“I believe that as we train people for the future, we need to focus not just on the lessons of the past or even current affairs, but to begin thinking, “What are the frameworks, the tools, the conversations that we want to be having in 10, 20, 50 years?”

Zoe Marks

Q: What experiences influenced your academic direction?

I get this question a lot because I’m not African, and I study and teach about African politics. Nobody asks me why I teach about gender and feminism—we all have our biases about who carries what knowledge. But for me, I went to public schools in Seattle, where I grew up, and I experienced internally segregated schools that were very diverse in their entirety. As a result of that I was acutely race conscious from a very young age. By high school, I was trained as a facilitator in antiracism and diversity conversations and was really interested in racial justice. My racial justice work made me more curious about African politics and African history because it had been so excluded from my curriculum growing up. So, when I was in college, I went to South Africa to study abroad. And I learned that my mental models for racial justice did not travel very well to South Africa—that, in fact, South Africa’s system of racism was quite different from the one that I knew in the United States, although there are important similarities. I think that experience opened a lifelong journey to better understand systems of inequality and of oppression in their full diversity around the world and to cultivate this understanding of African politics and African liberation that I understand to be directly connected to the fight for racial justice in the United States and the fight against white supremacy globally. That’s been my guiding light. 

I would say that I came to understand the centrality of gender a bit later, even though I was raised by a feminist and I always considered myself to be a feminist. But, I didn’t fully appreciate the way that gender and racism—or sexism and racism—work intersectionally to distribute power in ways that are unequal and unjust. I’ve learned a lot from intersectional scholars like Kimberlé Crenshaw and bell hooks, and others, to ensure that I’m using a gendered lens anytime I’m also trying to understand global racism and the forces that marginalize and oppress people, communities, and sometimes entire countries.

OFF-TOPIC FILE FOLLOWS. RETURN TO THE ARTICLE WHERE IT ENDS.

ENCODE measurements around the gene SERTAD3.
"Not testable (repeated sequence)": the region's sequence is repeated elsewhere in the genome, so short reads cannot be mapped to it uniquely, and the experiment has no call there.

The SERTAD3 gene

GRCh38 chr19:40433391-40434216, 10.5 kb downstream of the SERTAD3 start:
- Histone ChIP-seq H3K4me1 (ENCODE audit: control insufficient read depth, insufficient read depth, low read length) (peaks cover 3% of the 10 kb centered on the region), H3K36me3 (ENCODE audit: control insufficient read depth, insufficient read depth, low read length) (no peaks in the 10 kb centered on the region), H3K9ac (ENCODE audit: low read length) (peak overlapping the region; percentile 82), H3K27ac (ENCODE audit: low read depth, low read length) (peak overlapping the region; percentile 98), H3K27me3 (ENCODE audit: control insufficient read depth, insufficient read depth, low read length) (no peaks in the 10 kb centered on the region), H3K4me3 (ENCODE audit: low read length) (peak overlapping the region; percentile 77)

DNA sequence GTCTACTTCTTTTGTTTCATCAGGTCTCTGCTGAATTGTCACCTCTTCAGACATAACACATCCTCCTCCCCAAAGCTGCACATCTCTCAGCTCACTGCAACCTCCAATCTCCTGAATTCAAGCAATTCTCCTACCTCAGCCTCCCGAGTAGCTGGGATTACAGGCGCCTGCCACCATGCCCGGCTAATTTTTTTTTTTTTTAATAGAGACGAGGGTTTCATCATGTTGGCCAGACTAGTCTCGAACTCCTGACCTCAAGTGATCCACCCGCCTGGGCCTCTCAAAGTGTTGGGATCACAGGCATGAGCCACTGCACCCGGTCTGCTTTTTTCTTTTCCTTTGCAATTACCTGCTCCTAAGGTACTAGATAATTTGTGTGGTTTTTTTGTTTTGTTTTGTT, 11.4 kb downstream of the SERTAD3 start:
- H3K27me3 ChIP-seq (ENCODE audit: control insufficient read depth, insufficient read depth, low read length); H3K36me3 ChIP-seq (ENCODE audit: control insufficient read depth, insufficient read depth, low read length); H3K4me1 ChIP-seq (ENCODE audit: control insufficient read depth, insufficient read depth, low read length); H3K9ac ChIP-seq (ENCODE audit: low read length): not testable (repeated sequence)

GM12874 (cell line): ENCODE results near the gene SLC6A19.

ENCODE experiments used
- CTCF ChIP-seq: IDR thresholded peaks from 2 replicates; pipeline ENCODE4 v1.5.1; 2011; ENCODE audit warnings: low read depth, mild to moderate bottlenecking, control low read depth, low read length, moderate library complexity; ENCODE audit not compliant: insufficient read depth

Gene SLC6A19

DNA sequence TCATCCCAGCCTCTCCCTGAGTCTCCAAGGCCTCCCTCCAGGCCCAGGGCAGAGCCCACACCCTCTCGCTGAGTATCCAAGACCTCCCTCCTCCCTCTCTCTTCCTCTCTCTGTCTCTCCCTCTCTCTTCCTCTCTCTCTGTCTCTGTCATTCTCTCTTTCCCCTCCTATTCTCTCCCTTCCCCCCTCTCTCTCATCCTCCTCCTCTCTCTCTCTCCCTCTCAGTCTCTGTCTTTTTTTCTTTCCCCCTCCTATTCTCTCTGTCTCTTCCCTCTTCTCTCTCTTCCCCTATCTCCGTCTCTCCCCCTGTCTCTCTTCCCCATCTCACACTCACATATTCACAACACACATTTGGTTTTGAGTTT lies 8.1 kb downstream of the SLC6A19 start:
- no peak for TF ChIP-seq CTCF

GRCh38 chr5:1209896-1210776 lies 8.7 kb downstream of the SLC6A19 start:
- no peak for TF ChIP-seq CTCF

Q: Has COVID-19 affected your approach to your work or changed your thinking about how to connect with students and colleagues?

The travel lockdown has been hard. It has been incredibly frustrating and difficult not to be able to go to Nigeria, to Sierra Leone, to South Africa, where I’m currently working on a collaboration on decolonizing academia with some colleagues. I try to go to Africa at least once a year—I can’t keep up with the radical changes that happen in my colleagues’ lives and in the countries where I work unless I’m able to see them firsthand. I miss field work. But I also just miss those relationships and getting to see a place that has been a second home, but can otherwise can feel quite distant.

However, there are two really good things that I have a deeper appreciation for as a result of our shift to online learning and online professional work. One is that I have a much richer understanding of my colleagues’ and my students’ lives: We get to see people’s partners and roommates and children and dogs and houseplants over Zoom. I enjoy getting to see people in that more well-rounded way. And the other thing that has really changed is that I’m working to make our learning at Harvard more accessible. Last semester was the first time that we published the students’ final assignment to the world. That’s part of trying to seize on the way that Zoom can shorten the distances between us and increase accessibility. I know that Harvard events, for example, have had much higher rates of global participation than ever before, partly because they’re online. I’m trying to do the same in my teaching to ensure that what we’re learning in the classroom, as much as possible, is made available to the world. I think that’s particularly important when you work on African politics or gender, which have otherwise been marginalized in academia and American media. Making that knowledge available can serve a dual purpose: It can make us better thinkers and learners, and it can also help to change the conversation.

Banner photo: A woman checks her name on the voters' register at the start of the Osun state governorship election in Ifofin village in Ilesa, southwest Nigeria. Photo by Akintunde Akinleye

Faculty portrait by Benn Craig